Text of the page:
In drafting, different line types are used to convey specific information, distinguish between various elements, and enhance the clarity and readability of drawings. Here are some commonly used line types in drafting:

These are just a few examples of line types commonly used in drafting. There may be additional line types or variations depending on the specific drafting standards, industry practices, or the purpose of the drawing. The appropriate use of line types helps in accurately representing objects, conveying information, and facilitating the interpretation of technical drawings.


1. An exercise for the T square, triangle, and scale. Draw a 4in square and divide it with a horizontal line. Along the lower side and upper half of the left side measure 1/2in spaces with the scale. Draw all horizontal lines with the T square and all vertical lines with the T square and triangle. 

2. An interlacement. Draw a 4in square and divide the left and lower sides into seven equal parts. Draw horizontal and vertical lines across the square through these points. Erase the line parts not needed. 

3. A street-paving intersection, an exercise in starting and stopping short lines.  Draw a 4in square. Draw its diagonals with a 45° triangle. With the scale, lay off 1/2in spaces along the diagonals from their intersection. With a 45° triangle complete the figure. 

4. A square pattern.  Draw a 4in square and divide its sides into three equal parts. With a 45° triangle, draw diagonal lines connecting these points. Measure 3/8 in on each side of these lines, and finish the pattern as shown in the drawing. 


5. An acoustic pattern. Draw two intersecting 45° diagonals 4in long to form a field. With the scale lay off 1/2in spaces from their intersection. The narrow border 3/16in wide, and the second border goes to the end of the diagonals. The length of the border blocks is projected from the corners of the field blocks.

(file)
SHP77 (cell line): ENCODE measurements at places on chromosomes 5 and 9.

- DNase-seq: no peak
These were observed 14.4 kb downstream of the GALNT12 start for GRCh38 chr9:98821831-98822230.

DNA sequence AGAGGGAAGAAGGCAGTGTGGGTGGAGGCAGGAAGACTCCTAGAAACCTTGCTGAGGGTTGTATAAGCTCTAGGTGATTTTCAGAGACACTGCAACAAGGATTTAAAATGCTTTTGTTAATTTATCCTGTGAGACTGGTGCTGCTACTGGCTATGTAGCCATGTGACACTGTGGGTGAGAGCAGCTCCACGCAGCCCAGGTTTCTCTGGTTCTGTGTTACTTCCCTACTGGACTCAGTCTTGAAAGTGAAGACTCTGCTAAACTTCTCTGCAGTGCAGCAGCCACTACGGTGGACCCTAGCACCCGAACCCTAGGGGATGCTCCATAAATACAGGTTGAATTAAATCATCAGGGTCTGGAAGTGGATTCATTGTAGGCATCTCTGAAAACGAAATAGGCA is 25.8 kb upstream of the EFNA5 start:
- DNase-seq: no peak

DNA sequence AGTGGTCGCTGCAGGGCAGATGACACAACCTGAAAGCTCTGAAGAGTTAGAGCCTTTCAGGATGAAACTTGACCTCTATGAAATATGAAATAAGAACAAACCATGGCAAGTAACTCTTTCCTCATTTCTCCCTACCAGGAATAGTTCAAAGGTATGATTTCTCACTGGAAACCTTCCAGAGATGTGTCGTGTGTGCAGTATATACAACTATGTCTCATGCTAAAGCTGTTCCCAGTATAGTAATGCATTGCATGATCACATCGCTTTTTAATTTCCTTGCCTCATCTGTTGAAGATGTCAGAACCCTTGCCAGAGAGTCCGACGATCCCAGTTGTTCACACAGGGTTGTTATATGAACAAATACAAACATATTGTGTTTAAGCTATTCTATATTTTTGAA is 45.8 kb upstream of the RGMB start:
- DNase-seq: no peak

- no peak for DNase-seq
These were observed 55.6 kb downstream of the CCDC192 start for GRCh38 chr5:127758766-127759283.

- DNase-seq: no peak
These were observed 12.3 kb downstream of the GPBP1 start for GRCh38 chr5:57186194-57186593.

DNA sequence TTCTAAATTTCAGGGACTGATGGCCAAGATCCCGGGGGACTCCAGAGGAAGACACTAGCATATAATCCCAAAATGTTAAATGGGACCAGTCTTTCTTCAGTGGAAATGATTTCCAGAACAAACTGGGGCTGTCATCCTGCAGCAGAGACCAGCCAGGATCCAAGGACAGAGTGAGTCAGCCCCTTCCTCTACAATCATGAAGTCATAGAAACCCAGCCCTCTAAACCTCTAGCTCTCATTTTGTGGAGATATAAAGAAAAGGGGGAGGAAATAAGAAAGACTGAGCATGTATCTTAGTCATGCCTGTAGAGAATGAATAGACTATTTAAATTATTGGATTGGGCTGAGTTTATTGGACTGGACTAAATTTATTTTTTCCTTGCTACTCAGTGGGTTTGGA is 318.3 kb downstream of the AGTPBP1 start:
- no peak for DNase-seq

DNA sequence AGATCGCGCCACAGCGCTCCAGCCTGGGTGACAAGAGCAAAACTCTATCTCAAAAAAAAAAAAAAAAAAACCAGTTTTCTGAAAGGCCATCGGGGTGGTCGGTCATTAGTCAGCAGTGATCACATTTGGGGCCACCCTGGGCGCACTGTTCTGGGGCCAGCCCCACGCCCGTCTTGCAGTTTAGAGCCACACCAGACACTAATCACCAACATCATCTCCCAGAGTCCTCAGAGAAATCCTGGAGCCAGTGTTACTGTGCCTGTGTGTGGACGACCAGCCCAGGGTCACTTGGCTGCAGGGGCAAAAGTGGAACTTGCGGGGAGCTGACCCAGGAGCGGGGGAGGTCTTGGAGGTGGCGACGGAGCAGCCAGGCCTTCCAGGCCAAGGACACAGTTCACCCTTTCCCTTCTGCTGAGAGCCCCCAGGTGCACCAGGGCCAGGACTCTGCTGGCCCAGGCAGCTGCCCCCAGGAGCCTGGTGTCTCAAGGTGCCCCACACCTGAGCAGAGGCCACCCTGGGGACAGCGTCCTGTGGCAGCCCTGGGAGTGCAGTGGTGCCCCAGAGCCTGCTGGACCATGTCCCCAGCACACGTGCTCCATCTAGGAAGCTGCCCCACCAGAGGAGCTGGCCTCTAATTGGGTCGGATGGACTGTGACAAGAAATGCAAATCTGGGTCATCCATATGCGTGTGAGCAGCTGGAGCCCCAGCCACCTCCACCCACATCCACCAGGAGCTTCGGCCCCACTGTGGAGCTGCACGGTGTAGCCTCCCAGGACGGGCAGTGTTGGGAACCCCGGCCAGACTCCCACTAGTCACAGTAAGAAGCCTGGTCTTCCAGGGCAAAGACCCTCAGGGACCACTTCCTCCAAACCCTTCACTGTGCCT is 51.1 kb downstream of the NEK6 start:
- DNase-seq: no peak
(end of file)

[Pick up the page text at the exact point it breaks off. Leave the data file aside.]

6. Five cards. Visible and hidden lines. Five cards 1.75in by 3 in. are arranged with the bottom card in the center, the other four overlapping each other and placed so that their outside edges form a 4-in. square. Hidden lines indicate edges covered. 

7. A Maltese cross. For T square, spacers, and 45° and 30°-60° triangles. Draw a 4in square and a 1 3/8in square. From the corners of the inner square, draw lines to the outer square at 15° and 75°, with the two triangles in combination. Mark points 1/4in inside each line of this outside cross, and complete the figure with triangles in combination. 

8. Insignia. Draw the 45° diagonals and the vertical and horizontal center lines of a 4in square. With a compass, draw a 3/4in diameter construction circle, a 2 3/4in circle, and a 3 1/4in circle. Complete the design by adding a square and pointed star as shown. 

Once you feel comfortable with drawing different line types and using the different hand drafting tools, the next step is to start with a single view drawing.